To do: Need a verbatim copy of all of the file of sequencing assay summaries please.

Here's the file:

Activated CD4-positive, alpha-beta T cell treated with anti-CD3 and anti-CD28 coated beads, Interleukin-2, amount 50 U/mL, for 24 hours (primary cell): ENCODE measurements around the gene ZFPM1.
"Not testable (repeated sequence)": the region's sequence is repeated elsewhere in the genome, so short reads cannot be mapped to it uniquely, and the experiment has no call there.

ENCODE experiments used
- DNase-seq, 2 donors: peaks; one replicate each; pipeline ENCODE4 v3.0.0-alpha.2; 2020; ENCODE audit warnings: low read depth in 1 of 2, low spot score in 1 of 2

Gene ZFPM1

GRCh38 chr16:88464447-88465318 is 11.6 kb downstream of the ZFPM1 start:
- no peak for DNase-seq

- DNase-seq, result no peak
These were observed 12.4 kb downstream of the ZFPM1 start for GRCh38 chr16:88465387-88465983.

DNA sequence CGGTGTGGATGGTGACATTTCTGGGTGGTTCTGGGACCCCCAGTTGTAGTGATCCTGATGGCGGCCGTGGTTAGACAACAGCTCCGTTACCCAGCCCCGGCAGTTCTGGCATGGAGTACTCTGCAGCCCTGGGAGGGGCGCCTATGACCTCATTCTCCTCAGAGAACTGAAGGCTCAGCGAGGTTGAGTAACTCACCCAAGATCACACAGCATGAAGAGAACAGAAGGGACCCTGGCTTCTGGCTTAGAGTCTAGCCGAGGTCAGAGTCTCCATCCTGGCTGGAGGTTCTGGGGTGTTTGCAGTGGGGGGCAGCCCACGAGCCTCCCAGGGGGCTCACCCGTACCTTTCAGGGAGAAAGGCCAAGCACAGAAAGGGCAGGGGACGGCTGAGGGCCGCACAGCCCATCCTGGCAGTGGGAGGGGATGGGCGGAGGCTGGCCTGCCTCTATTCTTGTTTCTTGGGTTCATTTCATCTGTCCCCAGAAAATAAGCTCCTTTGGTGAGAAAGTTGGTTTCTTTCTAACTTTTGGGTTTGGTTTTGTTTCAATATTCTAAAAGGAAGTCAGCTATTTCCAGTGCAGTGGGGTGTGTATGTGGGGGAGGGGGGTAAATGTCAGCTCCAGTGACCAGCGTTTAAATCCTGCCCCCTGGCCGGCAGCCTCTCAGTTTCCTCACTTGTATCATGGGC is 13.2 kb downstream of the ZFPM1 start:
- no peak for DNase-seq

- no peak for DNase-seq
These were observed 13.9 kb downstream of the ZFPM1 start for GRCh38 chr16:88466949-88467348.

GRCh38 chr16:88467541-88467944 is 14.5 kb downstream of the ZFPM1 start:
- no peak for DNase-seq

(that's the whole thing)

Activated CD4-positive, alpha-beta T cell treated with anti-CD3 and anti-CD28 coated beads, Interleukin-2, amount 50 U/mL, for 24 hours (primary cell): ENCODE measurements around the gene ZFPM1.
"Not testable (repeated sequence)": the region's sequence is repeated elsewhere in the genome, so short reads cannot be mapped to it uniquely, and the experiment has no call there.

ENCODE experiments used
- DNase-seq, 2 donors: peaks; one replicate each; pipeline ENCODE4 v3.0.0-alpha.2; 2020; ENCODE audit warnings: low read depth in 1 of 2, low spot score in 1 of 2

Gene ZFPM1

GRCh38 chr16:88464447-88465318 is 11.6 kb downstream of the ZFPM1 start:
- no peak for DNase-seq

- DNase-seq, result no peak
These were observed 12.4 kb downstream of the ZFPM1 start for GRCh38 chr16:88465387-88465983.

DNA sequence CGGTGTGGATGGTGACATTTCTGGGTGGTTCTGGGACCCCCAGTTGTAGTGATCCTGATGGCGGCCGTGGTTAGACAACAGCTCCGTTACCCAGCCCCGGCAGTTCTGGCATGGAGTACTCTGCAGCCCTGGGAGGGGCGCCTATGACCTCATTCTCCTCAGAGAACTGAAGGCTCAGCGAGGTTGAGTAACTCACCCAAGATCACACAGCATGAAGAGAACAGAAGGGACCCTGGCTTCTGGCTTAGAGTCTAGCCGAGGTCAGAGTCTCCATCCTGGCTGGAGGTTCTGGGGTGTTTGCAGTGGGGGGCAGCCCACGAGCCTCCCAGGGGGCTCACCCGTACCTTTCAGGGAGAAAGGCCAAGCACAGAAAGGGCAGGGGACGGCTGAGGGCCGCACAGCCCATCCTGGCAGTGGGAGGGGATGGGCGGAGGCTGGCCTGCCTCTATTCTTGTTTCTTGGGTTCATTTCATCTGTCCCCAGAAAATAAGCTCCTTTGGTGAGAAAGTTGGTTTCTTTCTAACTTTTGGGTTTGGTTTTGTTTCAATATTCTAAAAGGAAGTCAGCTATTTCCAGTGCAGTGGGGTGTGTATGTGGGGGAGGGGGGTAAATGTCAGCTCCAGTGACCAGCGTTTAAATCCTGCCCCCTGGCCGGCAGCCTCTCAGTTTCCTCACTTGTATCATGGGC is 13.2 kb downstream of the ZFPM1 start:
- no peak for DNase-seq

- no peak for DNase-seq
These were observed 13.9 kb downstream of the ZFPM1 start for GRCh38 chr16:88466949-88467348.

GRCh38 chr16:88467541-88467944 is 14.5 kb downstream of the ZFPM1 start:
- no peak for DNase-seq